The lady in front of me kept apologizing for “taking so long” in the check out line.
I leaned on my cart and smiled first at her, then at the woman ringing up her groceries who appeared a little unimpressed with the situation given the long line at her till.
“It’s absolutely not a problem. I don’t live life in a rush,” I said.
She smiled back as she bagged her things. A few more comments, a question about her points card, and then it was my turn to be rung through.
As I waited for her to finish packing her cart before being able to start with mine, she looked at me with a little smile and said, “You know, I had to chuckle when you said that thing about not living life in a rush. You see, I have MS, so everything takes me forever to do. I literally can’t live in a rush.”
My heart went out to her. A heavy diagnosis, and yet the smile on her face was genuine. How beautiful.
She stopped at customer service as I went out to my car and unloaded my groceries still thinking about our conversation. Hoping to catch her before she left, I went back inside to help get her bags to her vehicle. I stood a few feet behind her as she finished at the counter, stepping up to her cart as she turned around.
“I was in a car accident when I was 16,” I said, as we made our way outside. “So I know what it’s like to have to choose just how many things you can do in a day.”
I learned her name was Marie, and she nodded, tears in her eyes. We walked into the rain and she opened up a little more.
“It’s taking one day at a time, this new way of life. And this diagnosis has been made easier by the kindness of people.”
She hugged me a few times, apologizing for taking up so much of my day. I told her not to apologize anymore. We parted ways and I don’t know if I’ll ever see her again, but Brandon and I prayed for her last night. A small point of connection made possible because neither of us hurry through life. What a gift.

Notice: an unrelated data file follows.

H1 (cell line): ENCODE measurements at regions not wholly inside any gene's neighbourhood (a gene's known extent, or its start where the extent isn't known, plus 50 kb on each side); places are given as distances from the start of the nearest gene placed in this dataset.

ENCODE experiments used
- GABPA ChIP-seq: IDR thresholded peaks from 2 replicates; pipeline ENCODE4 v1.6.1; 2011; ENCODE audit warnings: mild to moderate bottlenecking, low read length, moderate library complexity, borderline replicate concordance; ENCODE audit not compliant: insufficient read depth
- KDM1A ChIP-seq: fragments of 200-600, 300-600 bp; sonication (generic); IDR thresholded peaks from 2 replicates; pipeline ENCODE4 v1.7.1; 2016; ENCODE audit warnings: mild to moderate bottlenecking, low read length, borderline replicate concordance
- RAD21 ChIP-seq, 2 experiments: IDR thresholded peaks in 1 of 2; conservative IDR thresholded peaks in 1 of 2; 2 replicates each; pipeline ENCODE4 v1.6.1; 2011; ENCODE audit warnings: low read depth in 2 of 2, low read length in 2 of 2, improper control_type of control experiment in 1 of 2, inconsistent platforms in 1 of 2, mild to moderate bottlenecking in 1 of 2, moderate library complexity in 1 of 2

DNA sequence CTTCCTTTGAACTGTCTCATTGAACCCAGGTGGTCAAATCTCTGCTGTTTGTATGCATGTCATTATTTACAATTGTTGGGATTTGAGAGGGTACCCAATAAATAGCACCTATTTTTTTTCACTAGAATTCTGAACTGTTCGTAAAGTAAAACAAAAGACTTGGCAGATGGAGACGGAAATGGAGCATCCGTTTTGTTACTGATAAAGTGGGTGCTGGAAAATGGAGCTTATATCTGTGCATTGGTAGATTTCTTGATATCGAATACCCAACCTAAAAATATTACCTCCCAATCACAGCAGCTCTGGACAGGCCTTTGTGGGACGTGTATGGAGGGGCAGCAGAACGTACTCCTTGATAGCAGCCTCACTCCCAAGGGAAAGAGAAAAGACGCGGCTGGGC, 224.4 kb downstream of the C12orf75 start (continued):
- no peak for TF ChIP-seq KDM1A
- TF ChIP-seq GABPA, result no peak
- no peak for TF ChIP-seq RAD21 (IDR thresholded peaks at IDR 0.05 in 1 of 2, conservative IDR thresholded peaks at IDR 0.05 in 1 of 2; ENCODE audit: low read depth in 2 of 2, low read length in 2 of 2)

This slower way of life has been a theme for me for a long time.
I’ve been worn down by all those seasons running from one thing to the next, forgetting details in the craziness, always feeling rushed from morning ’til night. But the truth is that I chose all the things in my schedule. I chose to say yes to things I should’ve said no to. I chose to be busy. I chose not to leave time for pause, even if just for half a split minute of the day.
I wanted to get to this new way of living for a while, but my depression made it mandatory. In order to get better, I had to stop rushing. I know the same’s not true for Marie, that MS doesn’t get better by saying no to things on your to do list, but the joy exuding from her – that’s the good stuff that comes when your whole mindset shifts to embrace a slower pace. Life’s better when you slow down and pay attention to it, when you choose to see the gifts you might not have seen if you’d rushed by them.
Being out of the fog of the worst days, I now know this slowed down way really is my favourite way of doing life. I have full days, yes, but I’m in control of what I fill them with. When things are especially full, the slow pace comes from noticing the smallest of gifts in the busiest of days; attempting to pin down a moment in time to thank God for the gift I’m noticing, even if just for a few seconds at a time. On regular days it means intentionally leaving time in my schedule between things so I have room to breathe, to meander, to be interrupted by blessings like Marie.
Life’s not meant to be rushed through.